Paul goes on to reveal the central principle to this wakeful life in revealing the community nature of such a life. Notice he doesn’t say he is just one of the “guides” to the Corinthians, but a “father.” This familial reality is key to living a wakeful life. You aren’t meant to, nor can you ever hope to, live a wakeful life by yourself. It takes your willingness to be in communion and to do the hard work of communion to become wakeful enough to be an “imitator” of the saints.  And it is this willingness to do the hard work of communion and imitation of the saints that keeps you awake to your true self. It’s a paradox that it is only through imitation of Another that I ever become my true self!

And the truth is you are already an “imitator” of someone; but is it a healthy one you are imitating. Examining your role models and the role model you are leads to the virtues of repentance and humility!

Today, who are you imitating? Is your “model” for living a free and wakeful person or persons? Do you have a spiritual father who is guiding you toward a humble, purposeful, and wakeful life? Who are the examples in your life today? Lot’s of questions, I know, but if we don’t stop now and again and examine our journey how will we ever know if we are headed in the right direction? Perhaps it’s time to purposefully embrace the wise path of life in our Orthodox Way. Perhaps it’s time to BE AWAKE and Be Orthodox on Purpose!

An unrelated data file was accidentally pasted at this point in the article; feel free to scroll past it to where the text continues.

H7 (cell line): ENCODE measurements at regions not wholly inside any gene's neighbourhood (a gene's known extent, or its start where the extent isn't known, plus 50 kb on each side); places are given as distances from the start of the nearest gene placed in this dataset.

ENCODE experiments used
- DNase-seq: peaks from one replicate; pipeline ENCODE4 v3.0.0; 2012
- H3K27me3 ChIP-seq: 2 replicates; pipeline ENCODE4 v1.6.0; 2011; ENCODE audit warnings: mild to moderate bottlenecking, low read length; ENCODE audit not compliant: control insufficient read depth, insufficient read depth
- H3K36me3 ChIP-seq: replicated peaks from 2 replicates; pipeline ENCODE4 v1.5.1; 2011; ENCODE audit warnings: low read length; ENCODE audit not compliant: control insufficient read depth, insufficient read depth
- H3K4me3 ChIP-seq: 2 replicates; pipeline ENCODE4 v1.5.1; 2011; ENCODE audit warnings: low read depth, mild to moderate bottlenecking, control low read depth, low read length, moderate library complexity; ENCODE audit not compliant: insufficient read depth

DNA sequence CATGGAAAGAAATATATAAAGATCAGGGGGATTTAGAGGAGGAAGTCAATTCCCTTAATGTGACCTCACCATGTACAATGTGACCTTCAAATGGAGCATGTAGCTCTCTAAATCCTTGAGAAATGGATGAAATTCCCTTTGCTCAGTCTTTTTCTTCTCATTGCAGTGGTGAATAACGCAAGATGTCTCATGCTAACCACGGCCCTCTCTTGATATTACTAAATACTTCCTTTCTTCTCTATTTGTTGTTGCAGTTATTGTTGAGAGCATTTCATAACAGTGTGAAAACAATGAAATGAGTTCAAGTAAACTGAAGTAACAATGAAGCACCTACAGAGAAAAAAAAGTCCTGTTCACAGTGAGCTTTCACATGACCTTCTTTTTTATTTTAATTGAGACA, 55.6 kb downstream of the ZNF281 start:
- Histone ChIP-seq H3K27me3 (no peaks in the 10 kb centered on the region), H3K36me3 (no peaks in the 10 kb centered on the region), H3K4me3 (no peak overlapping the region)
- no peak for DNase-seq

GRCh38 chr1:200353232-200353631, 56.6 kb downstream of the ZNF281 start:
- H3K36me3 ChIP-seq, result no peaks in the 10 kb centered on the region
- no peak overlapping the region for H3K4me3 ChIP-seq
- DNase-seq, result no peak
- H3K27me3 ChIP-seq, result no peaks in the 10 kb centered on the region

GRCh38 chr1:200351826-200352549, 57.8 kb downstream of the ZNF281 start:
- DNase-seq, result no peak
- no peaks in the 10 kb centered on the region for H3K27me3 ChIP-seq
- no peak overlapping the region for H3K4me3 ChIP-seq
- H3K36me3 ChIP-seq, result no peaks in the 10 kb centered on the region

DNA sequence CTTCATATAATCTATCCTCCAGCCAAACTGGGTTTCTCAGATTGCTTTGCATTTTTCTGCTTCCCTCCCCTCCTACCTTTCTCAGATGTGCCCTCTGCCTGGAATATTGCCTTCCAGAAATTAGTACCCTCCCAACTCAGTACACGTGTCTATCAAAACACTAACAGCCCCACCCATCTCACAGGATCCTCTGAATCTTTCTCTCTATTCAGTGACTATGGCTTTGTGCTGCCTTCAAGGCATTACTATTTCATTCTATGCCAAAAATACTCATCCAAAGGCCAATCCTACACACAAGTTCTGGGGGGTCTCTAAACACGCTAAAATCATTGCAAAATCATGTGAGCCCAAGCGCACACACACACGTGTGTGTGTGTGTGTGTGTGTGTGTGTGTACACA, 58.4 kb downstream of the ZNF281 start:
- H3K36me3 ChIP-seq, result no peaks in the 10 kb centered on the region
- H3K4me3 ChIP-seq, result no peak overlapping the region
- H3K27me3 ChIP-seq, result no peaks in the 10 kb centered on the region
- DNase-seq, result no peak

P.S. St. Paul insists that he is a “father” to the Corinthians. What is it about fatherhood that is so vital to our emotional and spiritual health? It has everything to do with our theology of God the Father. But what connection is there between our Heavenly Father an our earthly fathers? Join me this Sunday for Faith Encouraged LIVE as we look at that important question with my friend, Fr. Nick Louh of Jacksonville, FL. Listen at 8 PM Sunday on

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Comments (2)

  • Yvette Cathers Reply

    I am confused by something in your last paragraph: “Is your “model” for living a free and wakeful person or persons?” It’s not a complete sentence and I can’t figure out what you’re trying to say here. Should “who” be in the front or is something missing at the end?

    January 4, 2017 at 4:02 pm
    • Fr. Barnabas Powell Reply


      A good question. The sentence reads “Is your “model” for living a free and wakeful person or persons?” I’m asking if your model for living is a free and wakeful person or persons. In other words, are you following someone or modeling your after someone or a group of people who ARE free and awake themselves. Being able to determine if your role model is free and awake is very important, because if they aren’t then, as the scripture says, “if the blind lead the blind they will both fall into the ditch.” Making wise choices about mentors and role models and spiritual “fathers” is vital if I am ever going to be free and awake myself.

      January 5, 2017 at 11:44 am